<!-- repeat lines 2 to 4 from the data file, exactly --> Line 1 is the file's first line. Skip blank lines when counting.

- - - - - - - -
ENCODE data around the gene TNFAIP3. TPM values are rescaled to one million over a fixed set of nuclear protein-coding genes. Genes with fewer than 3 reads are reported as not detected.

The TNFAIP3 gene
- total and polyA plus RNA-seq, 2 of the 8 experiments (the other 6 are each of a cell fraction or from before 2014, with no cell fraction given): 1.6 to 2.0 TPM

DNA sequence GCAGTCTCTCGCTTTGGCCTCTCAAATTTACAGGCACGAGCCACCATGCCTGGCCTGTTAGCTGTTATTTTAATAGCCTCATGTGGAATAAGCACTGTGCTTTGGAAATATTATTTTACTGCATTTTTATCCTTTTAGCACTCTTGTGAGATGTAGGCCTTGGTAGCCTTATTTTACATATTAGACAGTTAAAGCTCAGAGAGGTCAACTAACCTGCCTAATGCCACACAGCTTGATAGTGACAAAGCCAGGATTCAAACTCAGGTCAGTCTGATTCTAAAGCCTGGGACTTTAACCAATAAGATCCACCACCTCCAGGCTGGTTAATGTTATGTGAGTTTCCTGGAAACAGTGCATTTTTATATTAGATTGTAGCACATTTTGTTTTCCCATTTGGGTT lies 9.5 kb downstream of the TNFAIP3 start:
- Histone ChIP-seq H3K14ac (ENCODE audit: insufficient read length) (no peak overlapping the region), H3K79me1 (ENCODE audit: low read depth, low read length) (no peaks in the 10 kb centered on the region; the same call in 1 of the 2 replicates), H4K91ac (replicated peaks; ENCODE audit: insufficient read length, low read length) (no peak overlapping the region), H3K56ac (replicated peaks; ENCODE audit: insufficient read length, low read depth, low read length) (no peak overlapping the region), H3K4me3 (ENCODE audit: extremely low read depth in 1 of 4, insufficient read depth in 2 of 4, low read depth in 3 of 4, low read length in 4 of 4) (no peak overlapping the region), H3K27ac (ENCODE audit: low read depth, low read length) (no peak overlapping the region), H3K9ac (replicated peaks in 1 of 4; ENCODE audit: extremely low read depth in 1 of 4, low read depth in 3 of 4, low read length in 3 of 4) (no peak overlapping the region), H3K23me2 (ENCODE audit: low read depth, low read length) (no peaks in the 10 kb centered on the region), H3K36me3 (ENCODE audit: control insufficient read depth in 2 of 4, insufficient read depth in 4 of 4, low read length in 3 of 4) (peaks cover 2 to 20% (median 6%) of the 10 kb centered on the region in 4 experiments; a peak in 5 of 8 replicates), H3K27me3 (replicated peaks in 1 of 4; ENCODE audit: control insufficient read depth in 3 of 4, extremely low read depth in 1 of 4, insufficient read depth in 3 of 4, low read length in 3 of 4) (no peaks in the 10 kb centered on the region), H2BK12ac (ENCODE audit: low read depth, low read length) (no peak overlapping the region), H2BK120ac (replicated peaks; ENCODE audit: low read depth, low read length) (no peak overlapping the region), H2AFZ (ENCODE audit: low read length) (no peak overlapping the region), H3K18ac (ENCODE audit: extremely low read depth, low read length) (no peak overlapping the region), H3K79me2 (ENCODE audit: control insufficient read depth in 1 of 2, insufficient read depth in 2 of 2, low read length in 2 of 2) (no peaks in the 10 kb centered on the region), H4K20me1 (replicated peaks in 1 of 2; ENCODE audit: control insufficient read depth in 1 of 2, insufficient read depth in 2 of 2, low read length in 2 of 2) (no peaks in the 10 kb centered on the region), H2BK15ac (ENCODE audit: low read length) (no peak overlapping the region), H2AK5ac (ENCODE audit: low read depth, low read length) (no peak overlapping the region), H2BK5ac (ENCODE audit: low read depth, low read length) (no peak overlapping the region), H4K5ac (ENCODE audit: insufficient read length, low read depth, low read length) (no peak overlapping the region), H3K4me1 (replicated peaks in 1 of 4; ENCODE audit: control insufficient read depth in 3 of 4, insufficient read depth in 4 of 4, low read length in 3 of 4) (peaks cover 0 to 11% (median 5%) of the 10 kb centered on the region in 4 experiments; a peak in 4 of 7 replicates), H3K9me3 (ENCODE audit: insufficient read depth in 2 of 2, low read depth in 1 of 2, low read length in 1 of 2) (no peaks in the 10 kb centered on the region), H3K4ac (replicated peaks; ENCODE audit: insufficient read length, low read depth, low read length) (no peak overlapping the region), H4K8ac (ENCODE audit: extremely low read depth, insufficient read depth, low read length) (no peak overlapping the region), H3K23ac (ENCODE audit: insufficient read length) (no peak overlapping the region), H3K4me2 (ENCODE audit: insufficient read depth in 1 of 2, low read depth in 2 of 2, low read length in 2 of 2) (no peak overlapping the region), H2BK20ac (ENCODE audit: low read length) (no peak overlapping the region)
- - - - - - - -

The TNFAIP3 gene
- total and polyA plus RNA-seq, 2 of the 8 experiments (the other 6 are each of a cell fraction or from before 2014, with no cell fraction given): 1.6 to 2.0 TPM

DNA sequence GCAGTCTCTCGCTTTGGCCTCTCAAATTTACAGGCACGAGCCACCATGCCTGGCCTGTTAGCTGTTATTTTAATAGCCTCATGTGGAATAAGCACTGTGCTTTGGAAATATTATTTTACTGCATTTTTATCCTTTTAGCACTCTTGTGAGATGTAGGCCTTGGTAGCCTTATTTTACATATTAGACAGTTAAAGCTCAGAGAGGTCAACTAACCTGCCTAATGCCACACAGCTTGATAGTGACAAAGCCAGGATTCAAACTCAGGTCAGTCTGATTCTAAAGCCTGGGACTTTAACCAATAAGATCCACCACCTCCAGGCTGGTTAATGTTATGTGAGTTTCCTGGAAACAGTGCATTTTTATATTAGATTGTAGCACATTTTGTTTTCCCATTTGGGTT lies 9.5 kb downstream of the TNFAIP3 start: